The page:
“For God so loved the world, that he gave his only Son, that whoever believes in him should not perish but have eternal life. For God did not send his Son into the world to condemn the world, but in order that the world might be saved through him.

1 John 1:9 ESV / 71 helpful votes

If we confess our sins, he is faithful and just to forgive us our sins and to cleanse us from all unrighteousness.

2 Corinthians 13:14 ESV / 70 helpful votes

The grace of the Lord Jesus Christ and the love of God and the fellowship of the Holy Spirit be with you all.

John 14:6 ESV / 69 helpful votes

Jesus said to him, “I am the way, and the truth, and the life. No one comes to the Father except through me.

John 3:16 ESV / 69 helpful votes

“For God so loved the world, that he gave his only Son, that whoever believes in him should not perish but have eternal life.

Ephesians 5:25 ESV / 63 helpful votes

Husbands, love your wives, as Christ loved the church and gave himself up for her,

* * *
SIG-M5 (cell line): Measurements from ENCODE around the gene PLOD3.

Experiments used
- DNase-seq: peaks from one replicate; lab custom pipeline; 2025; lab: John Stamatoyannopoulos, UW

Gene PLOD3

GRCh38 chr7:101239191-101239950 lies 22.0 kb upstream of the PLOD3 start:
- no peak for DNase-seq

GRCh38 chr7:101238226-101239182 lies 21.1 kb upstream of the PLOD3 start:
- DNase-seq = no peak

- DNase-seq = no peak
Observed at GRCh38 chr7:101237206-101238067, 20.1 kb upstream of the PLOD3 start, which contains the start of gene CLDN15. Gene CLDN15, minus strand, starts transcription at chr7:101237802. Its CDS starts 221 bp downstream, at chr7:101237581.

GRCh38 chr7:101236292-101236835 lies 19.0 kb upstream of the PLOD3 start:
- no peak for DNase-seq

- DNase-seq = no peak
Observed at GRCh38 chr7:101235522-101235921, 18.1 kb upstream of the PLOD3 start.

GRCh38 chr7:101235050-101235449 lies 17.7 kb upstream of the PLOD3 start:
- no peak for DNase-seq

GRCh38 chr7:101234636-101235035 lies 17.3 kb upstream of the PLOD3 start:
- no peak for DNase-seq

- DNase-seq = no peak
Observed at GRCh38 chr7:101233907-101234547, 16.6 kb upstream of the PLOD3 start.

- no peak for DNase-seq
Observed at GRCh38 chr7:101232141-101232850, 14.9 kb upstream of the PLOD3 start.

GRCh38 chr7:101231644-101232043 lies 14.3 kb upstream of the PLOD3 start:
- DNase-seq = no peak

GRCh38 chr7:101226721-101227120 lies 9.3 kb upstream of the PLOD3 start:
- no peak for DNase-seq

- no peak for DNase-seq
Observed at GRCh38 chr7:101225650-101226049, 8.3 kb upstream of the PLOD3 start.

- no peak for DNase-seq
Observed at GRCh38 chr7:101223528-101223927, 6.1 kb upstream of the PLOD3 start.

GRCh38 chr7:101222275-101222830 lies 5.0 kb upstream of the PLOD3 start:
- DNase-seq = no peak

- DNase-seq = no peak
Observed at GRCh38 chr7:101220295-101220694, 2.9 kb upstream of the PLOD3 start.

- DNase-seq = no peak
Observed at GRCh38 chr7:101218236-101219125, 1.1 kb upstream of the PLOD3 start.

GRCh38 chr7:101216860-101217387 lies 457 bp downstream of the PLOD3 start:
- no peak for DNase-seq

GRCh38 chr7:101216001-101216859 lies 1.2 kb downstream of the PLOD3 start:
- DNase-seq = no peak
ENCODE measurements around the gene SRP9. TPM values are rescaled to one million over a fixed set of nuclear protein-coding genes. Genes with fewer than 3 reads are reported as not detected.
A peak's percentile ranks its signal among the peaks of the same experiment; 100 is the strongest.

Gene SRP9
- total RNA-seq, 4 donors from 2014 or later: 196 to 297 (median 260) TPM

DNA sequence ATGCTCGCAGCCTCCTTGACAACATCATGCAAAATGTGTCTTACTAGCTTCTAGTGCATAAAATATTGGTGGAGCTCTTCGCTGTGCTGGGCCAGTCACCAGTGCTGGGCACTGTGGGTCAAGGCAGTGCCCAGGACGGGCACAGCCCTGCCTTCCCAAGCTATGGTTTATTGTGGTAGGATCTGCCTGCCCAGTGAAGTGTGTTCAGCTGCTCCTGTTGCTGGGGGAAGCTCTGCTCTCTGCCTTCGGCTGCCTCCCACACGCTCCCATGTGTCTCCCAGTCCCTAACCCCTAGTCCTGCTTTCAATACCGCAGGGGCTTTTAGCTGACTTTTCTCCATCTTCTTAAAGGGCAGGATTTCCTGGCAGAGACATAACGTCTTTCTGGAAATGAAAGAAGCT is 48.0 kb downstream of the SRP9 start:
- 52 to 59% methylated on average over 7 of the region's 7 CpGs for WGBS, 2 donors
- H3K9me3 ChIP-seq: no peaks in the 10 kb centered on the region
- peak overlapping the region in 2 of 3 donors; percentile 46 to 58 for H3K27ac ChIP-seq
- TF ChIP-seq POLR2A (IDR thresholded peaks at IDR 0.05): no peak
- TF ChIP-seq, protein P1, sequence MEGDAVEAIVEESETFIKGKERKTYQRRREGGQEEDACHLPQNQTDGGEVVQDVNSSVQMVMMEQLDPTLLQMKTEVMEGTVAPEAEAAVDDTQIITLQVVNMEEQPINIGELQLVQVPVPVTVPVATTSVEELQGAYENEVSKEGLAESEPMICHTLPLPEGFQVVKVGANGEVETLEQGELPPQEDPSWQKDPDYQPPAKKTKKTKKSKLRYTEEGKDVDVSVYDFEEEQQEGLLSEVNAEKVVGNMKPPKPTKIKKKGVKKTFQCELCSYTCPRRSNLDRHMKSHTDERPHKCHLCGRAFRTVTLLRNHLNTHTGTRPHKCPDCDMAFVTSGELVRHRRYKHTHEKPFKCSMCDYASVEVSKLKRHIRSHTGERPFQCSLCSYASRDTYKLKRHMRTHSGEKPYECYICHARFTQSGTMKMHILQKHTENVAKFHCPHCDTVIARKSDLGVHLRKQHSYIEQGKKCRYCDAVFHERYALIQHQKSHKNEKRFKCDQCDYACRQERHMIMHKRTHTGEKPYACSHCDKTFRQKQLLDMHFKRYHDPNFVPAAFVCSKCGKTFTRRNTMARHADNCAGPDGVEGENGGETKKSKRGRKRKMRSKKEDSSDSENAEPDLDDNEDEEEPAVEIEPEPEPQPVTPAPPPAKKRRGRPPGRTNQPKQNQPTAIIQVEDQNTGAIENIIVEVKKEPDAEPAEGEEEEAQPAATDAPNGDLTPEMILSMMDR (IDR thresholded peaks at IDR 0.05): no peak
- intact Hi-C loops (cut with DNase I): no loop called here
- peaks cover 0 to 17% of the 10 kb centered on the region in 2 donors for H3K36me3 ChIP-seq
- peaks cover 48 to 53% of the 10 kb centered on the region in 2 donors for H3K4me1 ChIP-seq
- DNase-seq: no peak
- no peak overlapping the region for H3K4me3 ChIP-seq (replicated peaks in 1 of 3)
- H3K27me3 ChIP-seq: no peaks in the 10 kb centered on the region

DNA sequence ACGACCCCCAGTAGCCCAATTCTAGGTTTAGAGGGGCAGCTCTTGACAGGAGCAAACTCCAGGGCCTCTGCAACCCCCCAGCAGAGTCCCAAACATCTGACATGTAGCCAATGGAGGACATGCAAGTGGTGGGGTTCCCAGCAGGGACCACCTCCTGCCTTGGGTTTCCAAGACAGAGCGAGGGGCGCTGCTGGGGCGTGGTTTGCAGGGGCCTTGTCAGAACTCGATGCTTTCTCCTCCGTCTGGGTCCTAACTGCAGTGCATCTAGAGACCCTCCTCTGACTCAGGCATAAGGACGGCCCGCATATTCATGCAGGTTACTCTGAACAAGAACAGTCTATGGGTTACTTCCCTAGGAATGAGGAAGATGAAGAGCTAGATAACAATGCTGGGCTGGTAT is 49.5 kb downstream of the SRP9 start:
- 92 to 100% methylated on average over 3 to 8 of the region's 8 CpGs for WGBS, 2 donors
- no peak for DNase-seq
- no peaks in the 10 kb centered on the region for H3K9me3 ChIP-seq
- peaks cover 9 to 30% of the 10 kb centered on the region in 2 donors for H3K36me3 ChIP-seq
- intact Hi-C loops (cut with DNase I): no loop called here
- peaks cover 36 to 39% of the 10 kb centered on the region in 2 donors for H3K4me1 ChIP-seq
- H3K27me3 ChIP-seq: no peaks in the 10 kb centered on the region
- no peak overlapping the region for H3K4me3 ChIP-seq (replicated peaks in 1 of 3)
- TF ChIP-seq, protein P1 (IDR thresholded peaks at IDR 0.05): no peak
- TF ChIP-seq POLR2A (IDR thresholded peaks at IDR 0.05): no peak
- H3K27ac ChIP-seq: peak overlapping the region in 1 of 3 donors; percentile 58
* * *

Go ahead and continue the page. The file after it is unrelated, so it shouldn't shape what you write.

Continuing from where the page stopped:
Leviticus 21:21 ESV / 54 helpful votes

No man of the offspring of Aaron the priest who has a blemish shall come near to offer the Lord‘s food offerings; since he has a blemish, he shall not come near to offer the bread of his God.

Leviticus 21:16-24 ESV / 50 helpful votes

And the Lord spoke to Moses, saying, “Speak to Aaron, saying, None of your offspring throughout their generations who has a blemish may approach to offer the bread of his God. For no one who has a blemish shall draw near, a man blind or lame, or one who has a mutilated face or a limb too long, or a man who has an injured foot or an injured hand, or a hunchback or a dwarf or a man with a defect in his sight or an itching disease or scabs or crushed testicles. …